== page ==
Col de la Sarenne, Auris, and Maronne

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Bike route 1809580 – powered by Bikemap 

The snob in me enjoys the fact that during my last three visits to Bourg d’Oisans I have cycled something other than Alpe d’Huez. More seriously, this is a sign that there is lots of great cycling in the region.

Alpe d'Huez Auris en Oisans Col de la Sarenne Maronne Maronne

See here for more routes starting at or near Bourg d’Oisans.

From Bourg d’Oisans most people take the main road N91 (D1091) to the turn off for Sarenne just below Mizoën – but I took a better way.

I began by climbing the first, steep, five hairpins of Alpe d’Huez. At La Garde (see map), there is a turn off down to the right (signed to Auris) that turns into a truly wonderful deserted cliff road:

Deserted Cliff Road

Along the cliff road is a signed turn-off up to the little ski station of Maronne. It’s a 4.5 km extension … with a little gravel on the paved road, I got a flat. With a view of the Alpe’s hairpins I changed it and crossed my fingers that my last tube would last the rest of the day.

Maronne:

Marrone

After descending back to the cliff road I continued to the turn off up to Auris-en-Oisans and turned up for a few more quiet, open hairpins to the ski station.

Above Auris are some non-paved roads that lead to a couple of cols and look like really good cycling. In fact one can get more directly to Col de Sarenne this way … next time!

sare700

Next I descended to La Freney for a quick “gas station lunch” – then briefly joined the main road for a few kilometres.

Just after crossing the large dam at Lad du Chambon is a left turn that leaves the main road and begins the serious climbing to Col de Sarenne.

This is the same valley that leads to some excellent high altitude non-paved col hunting – see here. But this was my first time riding up to Col de Sarenne. I had high expectations, and the ride up exceeded this expectations ….. spectacular.

Col de la Sarenne

View from the Col:

View from Col de Sarenne

After the col the road descends through a pretty mountain valley and the climbs a little into Alpe d’Huez itself. I descended the famous 21 hairpins enjoying watching quite a few riders suffering in the other direction. A thoroughly enjoyable loop, much improved by the early cliff road long-cut.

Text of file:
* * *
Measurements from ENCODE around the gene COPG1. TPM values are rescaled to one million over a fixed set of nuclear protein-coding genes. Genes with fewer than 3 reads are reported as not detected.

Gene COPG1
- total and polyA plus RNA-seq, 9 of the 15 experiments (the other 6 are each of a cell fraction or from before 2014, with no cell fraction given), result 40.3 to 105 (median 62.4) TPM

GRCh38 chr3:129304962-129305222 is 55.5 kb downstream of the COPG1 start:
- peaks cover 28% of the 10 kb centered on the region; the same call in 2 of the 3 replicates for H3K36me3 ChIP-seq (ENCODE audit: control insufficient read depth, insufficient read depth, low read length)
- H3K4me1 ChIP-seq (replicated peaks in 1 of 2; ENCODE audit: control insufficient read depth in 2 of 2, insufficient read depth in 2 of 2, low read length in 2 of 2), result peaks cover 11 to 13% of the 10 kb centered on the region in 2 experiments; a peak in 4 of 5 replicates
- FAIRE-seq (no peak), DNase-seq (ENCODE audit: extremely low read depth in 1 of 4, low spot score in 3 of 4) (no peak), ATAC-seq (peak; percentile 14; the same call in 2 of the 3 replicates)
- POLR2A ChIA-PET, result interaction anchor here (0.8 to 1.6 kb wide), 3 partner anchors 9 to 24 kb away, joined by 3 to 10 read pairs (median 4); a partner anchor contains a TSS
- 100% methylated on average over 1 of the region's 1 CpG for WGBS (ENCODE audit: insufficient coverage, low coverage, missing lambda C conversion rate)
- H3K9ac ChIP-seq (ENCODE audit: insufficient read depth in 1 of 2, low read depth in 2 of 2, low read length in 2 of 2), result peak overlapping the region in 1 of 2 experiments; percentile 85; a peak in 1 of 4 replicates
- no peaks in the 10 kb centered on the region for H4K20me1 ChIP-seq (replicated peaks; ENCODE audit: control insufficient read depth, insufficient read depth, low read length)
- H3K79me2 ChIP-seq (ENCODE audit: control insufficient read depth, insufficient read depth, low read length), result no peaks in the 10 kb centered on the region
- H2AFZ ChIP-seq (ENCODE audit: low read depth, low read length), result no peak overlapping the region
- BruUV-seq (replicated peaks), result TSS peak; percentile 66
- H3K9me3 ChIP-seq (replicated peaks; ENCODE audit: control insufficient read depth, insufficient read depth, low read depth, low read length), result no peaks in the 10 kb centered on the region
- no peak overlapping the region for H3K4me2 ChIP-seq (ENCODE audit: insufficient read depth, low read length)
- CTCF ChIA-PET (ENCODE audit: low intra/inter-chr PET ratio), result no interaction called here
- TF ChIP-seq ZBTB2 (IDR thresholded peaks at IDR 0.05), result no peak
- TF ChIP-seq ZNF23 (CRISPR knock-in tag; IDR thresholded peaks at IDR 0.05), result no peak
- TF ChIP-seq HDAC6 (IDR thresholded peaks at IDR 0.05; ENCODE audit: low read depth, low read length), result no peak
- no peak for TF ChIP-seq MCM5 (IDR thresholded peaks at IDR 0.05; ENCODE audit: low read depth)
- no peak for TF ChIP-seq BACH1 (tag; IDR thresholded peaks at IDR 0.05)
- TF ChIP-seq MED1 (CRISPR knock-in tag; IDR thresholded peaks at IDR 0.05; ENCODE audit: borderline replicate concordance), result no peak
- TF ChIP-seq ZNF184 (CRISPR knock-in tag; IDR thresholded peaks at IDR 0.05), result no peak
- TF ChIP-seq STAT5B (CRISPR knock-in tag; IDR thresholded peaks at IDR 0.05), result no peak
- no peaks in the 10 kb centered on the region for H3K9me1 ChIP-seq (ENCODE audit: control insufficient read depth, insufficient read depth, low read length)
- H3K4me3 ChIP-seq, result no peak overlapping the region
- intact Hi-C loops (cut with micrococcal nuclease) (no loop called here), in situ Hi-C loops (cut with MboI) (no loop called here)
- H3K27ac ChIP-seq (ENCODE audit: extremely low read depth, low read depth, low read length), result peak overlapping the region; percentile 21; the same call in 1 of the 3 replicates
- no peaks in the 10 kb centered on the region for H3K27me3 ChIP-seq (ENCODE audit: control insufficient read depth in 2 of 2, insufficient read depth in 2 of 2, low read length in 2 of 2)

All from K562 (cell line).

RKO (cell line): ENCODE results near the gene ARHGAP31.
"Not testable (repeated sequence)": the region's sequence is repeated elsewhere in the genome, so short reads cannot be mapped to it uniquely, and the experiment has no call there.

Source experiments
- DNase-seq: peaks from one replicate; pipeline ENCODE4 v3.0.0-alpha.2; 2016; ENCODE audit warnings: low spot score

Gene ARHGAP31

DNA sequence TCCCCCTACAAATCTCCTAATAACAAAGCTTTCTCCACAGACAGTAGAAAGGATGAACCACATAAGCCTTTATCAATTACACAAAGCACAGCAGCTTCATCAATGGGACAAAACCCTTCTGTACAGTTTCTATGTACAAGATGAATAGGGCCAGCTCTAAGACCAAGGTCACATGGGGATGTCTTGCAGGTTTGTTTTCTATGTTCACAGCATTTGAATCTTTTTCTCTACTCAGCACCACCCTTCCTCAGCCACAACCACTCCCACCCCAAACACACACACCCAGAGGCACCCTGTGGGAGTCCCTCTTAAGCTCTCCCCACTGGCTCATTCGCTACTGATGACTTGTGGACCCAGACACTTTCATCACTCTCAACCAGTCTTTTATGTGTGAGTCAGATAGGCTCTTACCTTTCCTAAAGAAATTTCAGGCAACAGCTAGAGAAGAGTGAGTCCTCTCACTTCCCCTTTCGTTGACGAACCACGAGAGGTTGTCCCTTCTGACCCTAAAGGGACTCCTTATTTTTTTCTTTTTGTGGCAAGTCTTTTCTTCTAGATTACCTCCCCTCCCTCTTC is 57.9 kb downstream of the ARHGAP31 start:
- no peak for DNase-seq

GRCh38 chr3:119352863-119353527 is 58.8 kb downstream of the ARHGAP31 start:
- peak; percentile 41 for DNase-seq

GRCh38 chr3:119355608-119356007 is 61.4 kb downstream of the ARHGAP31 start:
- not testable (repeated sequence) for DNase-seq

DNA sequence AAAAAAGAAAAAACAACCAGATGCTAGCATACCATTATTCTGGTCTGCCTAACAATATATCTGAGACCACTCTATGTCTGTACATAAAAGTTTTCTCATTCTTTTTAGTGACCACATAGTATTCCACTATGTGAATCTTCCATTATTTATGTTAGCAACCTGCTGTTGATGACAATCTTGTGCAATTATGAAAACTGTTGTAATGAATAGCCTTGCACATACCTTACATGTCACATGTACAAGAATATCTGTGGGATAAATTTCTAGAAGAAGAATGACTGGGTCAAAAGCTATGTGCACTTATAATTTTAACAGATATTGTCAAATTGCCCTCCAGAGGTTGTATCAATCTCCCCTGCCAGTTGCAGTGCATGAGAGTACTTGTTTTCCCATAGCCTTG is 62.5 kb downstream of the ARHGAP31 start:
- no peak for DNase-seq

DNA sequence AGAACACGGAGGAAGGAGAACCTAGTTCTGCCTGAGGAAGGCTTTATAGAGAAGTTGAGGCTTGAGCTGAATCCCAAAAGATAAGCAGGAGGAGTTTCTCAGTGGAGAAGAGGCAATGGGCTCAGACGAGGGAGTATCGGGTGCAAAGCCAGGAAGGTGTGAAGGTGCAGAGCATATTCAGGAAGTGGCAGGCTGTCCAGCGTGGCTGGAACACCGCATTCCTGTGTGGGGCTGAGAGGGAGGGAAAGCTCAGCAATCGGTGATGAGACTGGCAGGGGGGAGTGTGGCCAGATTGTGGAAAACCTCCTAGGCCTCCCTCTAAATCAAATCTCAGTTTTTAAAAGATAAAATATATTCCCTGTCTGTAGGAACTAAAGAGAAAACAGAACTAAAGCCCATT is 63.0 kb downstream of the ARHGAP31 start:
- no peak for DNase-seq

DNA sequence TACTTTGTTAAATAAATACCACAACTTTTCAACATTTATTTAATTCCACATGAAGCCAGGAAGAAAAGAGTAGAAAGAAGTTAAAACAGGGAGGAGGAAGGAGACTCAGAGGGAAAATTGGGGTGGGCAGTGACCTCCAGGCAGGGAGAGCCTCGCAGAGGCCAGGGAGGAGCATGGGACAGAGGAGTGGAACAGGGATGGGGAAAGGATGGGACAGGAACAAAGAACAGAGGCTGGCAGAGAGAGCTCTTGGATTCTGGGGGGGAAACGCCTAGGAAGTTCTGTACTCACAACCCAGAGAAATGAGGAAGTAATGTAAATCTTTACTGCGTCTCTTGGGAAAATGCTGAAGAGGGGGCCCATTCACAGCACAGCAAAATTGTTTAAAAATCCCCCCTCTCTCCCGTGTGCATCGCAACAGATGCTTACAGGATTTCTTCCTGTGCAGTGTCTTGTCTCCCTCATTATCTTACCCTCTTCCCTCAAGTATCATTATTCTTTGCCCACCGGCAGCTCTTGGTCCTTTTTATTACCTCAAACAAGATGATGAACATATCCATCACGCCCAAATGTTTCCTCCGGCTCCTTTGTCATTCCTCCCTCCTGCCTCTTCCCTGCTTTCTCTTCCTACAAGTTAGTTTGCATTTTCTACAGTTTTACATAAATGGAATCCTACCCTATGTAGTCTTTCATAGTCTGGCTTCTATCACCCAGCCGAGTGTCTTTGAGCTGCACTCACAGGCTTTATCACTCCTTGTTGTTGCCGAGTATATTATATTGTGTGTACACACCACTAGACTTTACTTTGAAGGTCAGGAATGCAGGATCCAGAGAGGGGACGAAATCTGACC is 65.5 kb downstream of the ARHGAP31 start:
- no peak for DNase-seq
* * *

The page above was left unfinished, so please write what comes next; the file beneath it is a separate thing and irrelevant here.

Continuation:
Maybe next time I go to Bourg d’Oisans I’ll cycle up Alpe d’Huez again, but probably instead I’ll explore a couple of other climbs in the region that I’ve yet to cycle.

8.8 Awesome

While you could do this loop in either direction, going up Col de Sarenne is the better way to visit Alpe d'Huez.

  • Views 8.5
  • Difficulty 9
  • Quiet / No Traffic 9
  • Fun Factor 8.5
  • User Ratings (3 Votes) 6.7
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Happiest while cycling uphill.

6 Comments

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  5. We did this route in June 2017 from our B&B in Le Garde. The cliff roads (the one from Le Garde as well as the one across the valley to Villard Notre Dame) are spectacular and quiet.
    Editing note: the ski station etc is Auris not Ausis.
    The Col du Sarenne was a highlight of our trip this year.

  6. Mark McCorkindale on

    We did a good part of this ride September 2017 and absolutely loved it. Started in Mont-de-Lans with a descent to the dam then a climb thru Mizoen. Took a detour to Besse because we’d heard great things about the bakery there. Bakery was closed, but that was no reason to ignore Besse – a delightful village. Back to where we took the detour and headed upwards to Col de Sarenne. Traffic levels dropped from low to almost non-existent. What a relaxing alternative route to Alpe d’Huez. Had to end our ride at Le Bourg (alas, it was rental bike return day) but did manage to take in the cliffside drive from La Garde. Spectacular.

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